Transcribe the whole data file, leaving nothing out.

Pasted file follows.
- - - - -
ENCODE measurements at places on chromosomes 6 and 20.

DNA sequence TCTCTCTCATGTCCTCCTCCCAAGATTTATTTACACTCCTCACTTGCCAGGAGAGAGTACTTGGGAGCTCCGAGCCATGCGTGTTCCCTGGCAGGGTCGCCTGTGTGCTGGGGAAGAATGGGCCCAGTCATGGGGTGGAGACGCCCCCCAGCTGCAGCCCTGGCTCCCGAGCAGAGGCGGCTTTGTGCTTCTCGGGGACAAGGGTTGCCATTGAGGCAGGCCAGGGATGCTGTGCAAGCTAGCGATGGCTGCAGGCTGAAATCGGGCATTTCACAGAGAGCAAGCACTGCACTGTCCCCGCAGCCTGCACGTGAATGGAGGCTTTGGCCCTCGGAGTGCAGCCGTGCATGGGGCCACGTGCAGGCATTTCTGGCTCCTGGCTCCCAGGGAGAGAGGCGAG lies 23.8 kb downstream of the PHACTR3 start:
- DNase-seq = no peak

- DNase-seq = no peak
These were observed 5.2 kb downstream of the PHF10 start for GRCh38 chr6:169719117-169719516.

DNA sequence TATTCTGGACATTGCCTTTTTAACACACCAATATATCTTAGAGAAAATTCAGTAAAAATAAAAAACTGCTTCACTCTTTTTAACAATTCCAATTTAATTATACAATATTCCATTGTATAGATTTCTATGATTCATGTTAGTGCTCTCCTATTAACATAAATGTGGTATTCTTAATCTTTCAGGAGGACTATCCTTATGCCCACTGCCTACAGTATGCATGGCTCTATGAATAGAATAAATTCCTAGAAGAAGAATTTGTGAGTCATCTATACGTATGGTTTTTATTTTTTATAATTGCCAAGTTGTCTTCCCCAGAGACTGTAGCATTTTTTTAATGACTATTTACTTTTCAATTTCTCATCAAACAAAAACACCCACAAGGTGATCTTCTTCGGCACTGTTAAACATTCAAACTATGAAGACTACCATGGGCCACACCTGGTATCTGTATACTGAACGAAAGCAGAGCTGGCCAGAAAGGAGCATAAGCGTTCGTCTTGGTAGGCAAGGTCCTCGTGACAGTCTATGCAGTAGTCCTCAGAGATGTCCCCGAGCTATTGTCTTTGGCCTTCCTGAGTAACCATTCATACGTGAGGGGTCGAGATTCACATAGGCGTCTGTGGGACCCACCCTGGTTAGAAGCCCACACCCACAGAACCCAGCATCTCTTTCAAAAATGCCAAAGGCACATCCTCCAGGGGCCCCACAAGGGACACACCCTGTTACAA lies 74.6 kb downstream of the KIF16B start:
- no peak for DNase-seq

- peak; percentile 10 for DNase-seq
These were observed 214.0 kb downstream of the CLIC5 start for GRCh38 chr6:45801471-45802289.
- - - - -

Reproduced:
ENCODE measurements at places on chromosomes 6 and 20.

DNA sequence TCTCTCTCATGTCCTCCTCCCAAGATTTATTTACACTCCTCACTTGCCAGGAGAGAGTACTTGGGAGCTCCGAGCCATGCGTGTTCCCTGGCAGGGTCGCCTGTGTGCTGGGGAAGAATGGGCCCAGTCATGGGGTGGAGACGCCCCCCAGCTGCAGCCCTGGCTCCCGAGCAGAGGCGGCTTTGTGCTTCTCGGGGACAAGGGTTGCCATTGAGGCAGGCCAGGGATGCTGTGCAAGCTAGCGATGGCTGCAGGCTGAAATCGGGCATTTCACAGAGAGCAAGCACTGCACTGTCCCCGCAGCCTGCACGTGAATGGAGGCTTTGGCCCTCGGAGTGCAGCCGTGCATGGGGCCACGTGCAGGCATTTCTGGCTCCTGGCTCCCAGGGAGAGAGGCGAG lies 23.8 kb downstream of the PHACTR3 start:
- DNase-seq = no peak

- DNase-seq = no peak
These were observed 5.2 kb downstream of the PHF10 start for GRCh38 chr6:169719117-169719516.

DNA sequence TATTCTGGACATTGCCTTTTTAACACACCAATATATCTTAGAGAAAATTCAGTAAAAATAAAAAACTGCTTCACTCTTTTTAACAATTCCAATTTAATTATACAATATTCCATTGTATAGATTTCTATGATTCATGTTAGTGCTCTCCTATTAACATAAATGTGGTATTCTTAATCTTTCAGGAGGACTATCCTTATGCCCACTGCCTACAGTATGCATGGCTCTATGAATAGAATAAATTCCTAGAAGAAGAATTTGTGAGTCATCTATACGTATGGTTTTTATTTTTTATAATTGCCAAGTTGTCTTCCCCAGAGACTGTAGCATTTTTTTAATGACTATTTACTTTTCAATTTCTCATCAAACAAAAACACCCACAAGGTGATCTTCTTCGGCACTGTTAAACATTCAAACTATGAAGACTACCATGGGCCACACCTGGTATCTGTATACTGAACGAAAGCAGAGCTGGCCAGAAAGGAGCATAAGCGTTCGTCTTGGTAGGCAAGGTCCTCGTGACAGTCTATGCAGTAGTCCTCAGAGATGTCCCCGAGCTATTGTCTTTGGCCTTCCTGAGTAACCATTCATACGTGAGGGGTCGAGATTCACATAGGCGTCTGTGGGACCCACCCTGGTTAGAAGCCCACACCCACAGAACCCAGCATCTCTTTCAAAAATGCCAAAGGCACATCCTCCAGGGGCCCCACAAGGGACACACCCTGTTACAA lies 74.6 kb downstream of the KIF16B start:
- no peak for DNase-seq

- peak; percentile 10 for DNase-seq
These were observed 214.0 kb downstream of the CLIC5 start for GRCh38 chr6:45801471-45802289.